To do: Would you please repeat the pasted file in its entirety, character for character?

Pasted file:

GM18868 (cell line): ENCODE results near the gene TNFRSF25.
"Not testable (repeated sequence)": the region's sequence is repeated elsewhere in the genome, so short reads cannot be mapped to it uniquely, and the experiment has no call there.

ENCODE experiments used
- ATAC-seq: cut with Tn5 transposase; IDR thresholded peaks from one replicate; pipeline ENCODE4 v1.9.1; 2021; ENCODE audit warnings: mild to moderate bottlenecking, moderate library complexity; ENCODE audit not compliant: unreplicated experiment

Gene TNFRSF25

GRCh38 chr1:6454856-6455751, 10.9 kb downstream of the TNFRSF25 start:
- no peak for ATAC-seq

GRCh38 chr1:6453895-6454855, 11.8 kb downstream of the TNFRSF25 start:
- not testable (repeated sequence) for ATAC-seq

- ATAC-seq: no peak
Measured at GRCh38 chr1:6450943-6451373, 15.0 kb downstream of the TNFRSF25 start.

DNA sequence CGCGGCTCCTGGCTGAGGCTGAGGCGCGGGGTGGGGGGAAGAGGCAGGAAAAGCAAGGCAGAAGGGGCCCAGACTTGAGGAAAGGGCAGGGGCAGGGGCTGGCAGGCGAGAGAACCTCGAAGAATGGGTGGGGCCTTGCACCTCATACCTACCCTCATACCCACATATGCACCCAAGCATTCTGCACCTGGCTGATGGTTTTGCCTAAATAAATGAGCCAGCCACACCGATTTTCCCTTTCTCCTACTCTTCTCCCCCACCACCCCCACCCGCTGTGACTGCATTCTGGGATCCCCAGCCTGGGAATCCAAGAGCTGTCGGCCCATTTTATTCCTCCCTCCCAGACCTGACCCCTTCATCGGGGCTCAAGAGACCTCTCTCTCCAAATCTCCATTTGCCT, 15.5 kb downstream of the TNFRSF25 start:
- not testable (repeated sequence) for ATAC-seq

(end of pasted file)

GM18868 (cell line): ENCODE results near the gene TNFRSF25.
"Not testable (repeated sequence)": the region's sequence is repeated elsewhere in the genome, so short reads cannot be mapped to it uniquely, and the experiment has no call there.

ENCODE experiments used
- ATAC-seq: cut with Tn5 transposase; IDR thresholded peaks from one replicate; pipeline ENCODE4 v1.9.1; 2021; ENCODE audit warnings: mild to moderate bottlenecking, moderate library complexity; ENCODE audit not compliant: unreplicated experiment

Gene TNFRSF25

GRCh38 chr1:6454856-6455751, 10.9 kb downstream of the TNFRSF25 start:
- no peak for ATAC-seq

GRCh38 chr1:6453895-6454855, 11.8 kb downstream of the TNFRSF25 start:
- not testable (repeated sequence) for ATAC-seq

- ATAC-seq: no peak
Measured at GRCh38 chr1:6450943-6451373, 15.0 kb downstream of the TNFRSF25 start.

DNA sequence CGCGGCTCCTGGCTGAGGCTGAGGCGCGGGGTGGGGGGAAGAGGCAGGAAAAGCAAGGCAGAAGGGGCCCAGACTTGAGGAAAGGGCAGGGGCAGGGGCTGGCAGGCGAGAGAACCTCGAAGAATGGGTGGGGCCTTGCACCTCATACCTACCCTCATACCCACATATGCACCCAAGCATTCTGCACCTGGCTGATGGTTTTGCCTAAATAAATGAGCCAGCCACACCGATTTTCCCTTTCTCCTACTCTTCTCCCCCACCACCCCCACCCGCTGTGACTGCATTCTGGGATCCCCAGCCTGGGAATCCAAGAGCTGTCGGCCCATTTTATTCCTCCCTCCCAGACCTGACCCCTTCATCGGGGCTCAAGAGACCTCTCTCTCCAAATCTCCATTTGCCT, 15.5 kb downstream of the TNFRSF25 start:
- not testable (repeated sequence) for ATAC-seq